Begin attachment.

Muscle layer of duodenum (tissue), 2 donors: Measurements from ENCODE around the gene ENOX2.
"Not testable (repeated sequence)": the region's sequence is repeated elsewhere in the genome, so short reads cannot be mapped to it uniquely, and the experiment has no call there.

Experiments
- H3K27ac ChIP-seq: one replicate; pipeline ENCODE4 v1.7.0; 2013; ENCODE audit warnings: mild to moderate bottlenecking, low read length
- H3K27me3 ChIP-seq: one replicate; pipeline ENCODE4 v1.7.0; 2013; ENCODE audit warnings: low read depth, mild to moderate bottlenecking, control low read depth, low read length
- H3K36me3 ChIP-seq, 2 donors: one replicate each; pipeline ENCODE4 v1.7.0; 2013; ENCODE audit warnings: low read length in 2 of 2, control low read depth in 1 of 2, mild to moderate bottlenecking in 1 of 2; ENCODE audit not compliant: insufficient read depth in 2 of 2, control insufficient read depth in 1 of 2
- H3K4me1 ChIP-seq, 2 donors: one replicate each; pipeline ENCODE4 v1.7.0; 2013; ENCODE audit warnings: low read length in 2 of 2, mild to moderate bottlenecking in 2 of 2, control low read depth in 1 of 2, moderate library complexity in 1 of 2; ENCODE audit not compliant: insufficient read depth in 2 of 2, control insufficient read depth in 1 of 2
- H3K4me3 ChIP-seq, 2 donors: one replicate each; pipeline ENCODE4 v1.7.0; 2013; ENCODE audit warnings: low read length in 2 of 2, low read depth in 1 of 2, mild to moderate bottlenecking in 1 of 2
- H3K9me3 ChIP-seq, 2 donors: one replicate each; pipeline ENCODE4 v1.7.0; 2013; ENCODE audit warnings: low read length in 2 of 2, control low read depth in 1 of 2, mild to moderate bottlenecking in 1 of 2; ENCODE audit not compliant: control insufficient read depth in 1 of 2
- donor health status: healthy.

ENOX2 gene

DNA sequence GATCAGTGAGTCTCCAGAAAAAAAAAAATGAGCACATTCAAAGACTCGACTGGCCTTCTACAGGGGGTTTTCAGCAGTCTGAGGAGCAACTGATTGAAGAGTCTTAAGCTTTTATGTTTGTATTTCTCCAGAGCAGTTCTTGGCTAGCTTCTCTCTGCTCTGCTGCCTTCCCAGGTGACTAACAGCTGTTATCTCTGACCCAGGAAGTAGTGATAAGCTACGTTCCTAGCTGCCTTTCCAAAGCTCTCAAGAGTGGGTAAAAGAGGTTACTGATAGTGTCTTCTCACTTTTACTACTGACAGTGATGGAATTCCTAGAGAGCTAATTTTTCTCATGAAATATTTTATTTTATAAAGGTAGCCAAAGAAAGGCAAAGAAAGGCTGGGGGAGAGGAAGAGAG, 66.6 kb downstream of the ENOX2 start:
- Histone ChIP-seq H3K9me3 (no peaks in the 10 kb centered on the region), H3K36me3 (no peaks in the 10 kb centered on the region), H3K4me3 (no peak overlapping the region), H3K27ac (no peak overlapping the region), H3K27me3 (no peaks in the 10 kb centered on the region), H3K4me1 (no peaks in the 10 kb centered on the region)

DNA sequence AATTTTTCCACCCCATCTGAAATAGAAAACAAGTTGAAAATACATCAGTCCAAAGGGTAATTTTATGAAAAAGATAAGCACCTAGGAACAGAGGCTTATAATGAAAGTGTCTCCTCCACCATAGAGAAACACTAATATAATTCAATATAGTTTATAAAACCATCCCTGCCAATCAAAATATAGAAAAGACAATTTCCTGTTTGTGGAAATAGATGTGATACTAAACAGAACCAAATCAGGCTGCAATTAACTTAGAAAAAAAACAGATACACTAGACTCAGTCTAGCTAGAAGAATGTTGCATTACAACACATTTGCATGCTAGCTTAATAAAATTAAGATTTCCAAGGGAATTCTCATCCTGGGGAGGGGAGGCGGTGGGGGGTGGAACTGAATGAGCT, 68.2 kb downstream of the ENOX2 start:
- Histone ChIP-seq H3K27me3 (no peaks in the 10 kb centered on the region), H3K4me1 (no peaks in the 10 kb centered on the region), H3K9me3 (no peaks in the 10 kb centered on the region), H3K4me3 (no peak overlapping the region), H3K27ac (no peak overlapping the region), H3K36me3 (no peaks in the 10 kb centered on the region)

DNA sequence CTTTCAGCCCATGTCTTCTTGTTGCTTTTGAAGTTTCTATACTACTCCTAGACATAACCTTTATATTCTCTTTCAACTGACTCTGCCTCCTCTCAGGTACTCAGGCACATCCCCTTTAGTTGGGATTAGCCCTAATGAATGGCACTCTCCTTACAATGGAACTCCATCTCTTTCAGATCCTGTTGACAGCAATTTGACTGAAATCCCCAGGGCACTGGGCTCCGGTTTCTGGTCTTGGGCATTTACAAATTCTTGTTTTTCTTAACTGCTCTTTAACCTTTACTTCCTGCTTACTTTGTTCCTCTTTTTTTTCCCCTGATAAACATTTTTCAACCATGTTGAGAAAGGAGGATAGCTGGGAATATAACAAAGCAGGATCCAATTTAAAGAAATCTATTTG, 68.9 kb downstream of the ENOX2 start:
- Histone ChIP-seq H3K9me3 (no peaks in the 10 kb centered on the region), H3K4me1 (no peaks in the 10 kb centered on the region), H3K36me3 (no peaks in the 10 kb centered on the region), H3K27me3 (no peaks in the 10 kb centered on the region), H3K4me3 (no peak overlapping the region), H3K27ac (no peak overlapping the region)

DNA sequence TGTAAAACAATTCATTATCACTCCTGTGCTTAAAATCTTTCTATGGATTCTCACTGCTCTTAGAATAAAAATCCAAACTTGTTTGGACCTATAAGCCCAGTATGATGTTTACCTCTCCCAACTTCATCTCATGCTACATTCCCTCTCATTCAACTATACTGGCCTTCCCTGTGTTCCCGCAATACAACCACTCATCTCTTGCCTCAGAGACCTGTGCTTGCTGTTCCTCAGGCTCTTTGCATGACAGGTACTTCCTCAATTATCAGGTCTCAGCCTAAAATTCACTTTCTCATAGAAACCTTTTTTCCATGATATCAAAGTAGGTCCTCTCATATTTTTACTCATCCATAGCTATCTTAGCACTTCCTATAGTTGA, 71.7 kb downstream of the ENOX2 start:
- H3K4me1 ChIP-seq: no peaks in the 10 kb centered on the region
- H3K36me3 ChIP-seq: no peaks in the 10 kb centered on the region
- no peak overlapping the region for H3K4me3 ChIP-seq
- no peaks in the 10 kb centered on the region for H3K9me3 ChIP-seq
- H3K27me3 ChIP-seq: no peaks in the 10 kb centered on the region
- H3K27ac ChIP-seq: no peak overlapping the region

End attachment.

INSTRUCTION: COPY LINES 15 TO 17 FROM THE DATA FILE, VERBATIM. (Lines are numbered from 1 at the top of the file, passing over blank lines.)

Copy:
- Histone ChIP-seq H3K27me3 (no peaks in the 10 kb centered on the region), H3K4me1 (no peaks in the 10 kb centered on the region), H3K9me3 (no peaks in the 10 kb centered on the region), H3K4me3 (no peak overlapping the region), H3K27ac (no peak overlapping the region), H3K36me3 (no peaks in the 10 kb centered on the region)

DNA sequence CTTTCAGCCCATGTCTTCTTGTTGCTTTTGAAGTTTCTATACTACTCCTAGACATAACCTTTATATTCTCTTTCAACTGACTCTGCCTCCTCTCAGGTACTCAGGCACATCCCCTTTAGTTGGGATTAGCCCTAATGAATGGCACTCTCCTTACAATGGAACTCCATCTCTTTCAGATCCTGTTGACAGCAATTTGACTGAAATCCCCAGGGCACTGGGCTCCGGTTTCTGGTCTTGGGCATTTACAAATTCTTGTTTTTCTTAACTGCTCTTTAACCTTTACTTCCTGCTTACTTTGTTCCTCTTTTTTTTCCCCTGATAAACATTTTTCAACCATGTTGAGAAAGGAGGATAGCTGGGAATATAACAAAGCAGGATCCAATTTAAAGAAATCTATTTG, 68.9 kb downstream of the ENOX2 start:
- Histone ChIP-seq H3K9me3 (no peaks in the 10 kb centered on the region), H3K4me1 (no peaks in the 10 kb centered on the region), H3K36me3 (no peaks in the 10 kb centered on the region), H3K27me3 (no peaks in the 10 kb centered on the region), H3K4me3 (no peak overlapping the region), H3K27ac (no peak overlapping the region)